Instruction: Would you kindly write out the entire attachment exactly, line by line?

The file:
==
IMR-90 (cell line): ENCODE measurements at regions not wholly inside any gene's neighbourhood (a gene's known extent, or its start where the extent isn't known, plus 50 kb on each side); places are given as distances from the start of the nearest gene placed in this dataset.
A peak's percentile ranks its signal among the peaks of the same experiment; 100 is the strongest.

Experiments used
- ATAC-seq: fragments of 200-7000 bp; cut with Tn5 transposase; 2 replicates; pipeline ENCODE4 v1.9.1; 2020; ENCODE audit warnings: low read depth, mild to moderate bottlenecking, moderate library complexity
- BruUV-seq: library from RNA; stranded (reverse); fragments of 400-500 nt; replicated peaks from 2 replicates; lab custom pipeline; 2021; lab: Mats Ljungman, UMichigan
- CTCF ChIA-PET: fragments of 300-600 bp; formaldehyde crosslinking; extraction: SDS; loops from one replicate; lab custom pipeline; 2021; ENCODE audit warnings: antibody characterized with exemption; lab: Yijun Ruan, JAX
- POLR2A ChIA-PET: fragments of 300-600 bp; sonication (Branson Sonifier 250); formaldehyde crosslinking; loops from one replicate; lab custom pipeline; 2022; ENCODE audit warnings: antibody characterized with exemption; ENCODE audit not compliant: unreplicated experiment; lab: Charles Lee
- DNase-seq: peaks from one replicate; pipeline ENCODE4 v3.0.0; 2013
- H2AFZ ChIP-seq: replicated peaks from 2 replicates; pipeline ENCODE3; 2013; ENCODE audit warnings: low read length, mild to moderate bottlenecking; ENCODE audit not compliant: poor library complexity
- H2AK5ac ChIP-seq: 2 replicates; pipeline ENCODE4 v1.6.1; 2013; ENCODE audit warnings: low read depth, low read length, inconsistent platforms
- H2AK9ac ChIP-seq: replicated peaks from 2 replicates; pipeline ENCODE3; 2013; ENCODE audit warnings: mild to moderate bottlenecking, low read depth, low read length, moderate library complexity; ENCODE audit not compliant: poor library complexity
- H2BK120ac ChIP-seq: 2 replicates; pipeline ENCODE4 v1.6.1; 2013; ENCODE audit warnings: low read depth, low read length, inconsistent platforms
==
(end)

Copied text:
IMR-90 (cell line): ENCODE measurements at regions not wholly inside any gene's neighbourhood (a gene's known extent, or its start where the extent isn't known, plus 50 kb on each side); places are given as distances from the start of the nearest gene placed in this dataset.
A peak's percentile ranks its signal among the peaks of the same experiment; 100 is the strongest.

Experiments used
- ATAC-seq: fragments of 200-7000 bp; cut with Tn5 transposase; 2 replicates; pipeline ENCODE4 v1.9.1; 2020; ENCODE audit warnings: low read depth, mild to moderate bottlenecking, moderate library complexity
- BruUV-seq: library from RNA; stranded (reverse); fragments of 400-500 nt; replicated peaks from 2 replicates; lab custom pipeline; 2021; lab: Mats Ljungman, UMichigan
- CTCF ChIA-PET: fragments of 300-600 bp; formaldehyde crosslinking; extraction: SDS; loops from one replicate; lab custom pipeline; 2021; ENCODE audit warnings: antibody characterized with exemption; lab: Yijun Ruan, JAX
- POLR2A ChIA-PET: fragments of 300-600 bp; sonication (Branson Sonifier 250); formaldehyde crosslinking; loops from one replicate; lab custom pipeline; 2022; ENCODE audit warnings: antibody characterized with exemption; ENCODE audit not compliant: unreplicated experiment; lab: Charles Lee
- DNase-seq: peaks from one replicate; pipeline ENCODE4 v3.0.0; 2013
- H2AFZ ChIP-seq: replicated peaks from 2 replicates; pipeline ENCODE3; 2013; ENCODE audit warnings: low read length, mild to moderate bottlenecking; ENCODE audit not compliant: poor library complexity
- H2AK5ac ChIP-seq: 2 replicates; pipeline ENCODE4 v1.6.1; 2013; ENCODE audit warnings: low read depth, low read length, inconsistent platforms
- H2AK9ac ChIP-seq: replicated peaks from 2 replicates; pipeline ENCODE3; 2013; ENCODE audit warnings: mild to moderate bottlenecking, low read depth, low read length, moderate library complexity; ENCODE audit not compliant: poor library complexity
- H2BK120ac ChIP-seq: 2 replicates; pipeline ENCODE4 v1.6.1; 2013; ENCODE audit warnings: low read depth, low read length, inconsistent platforms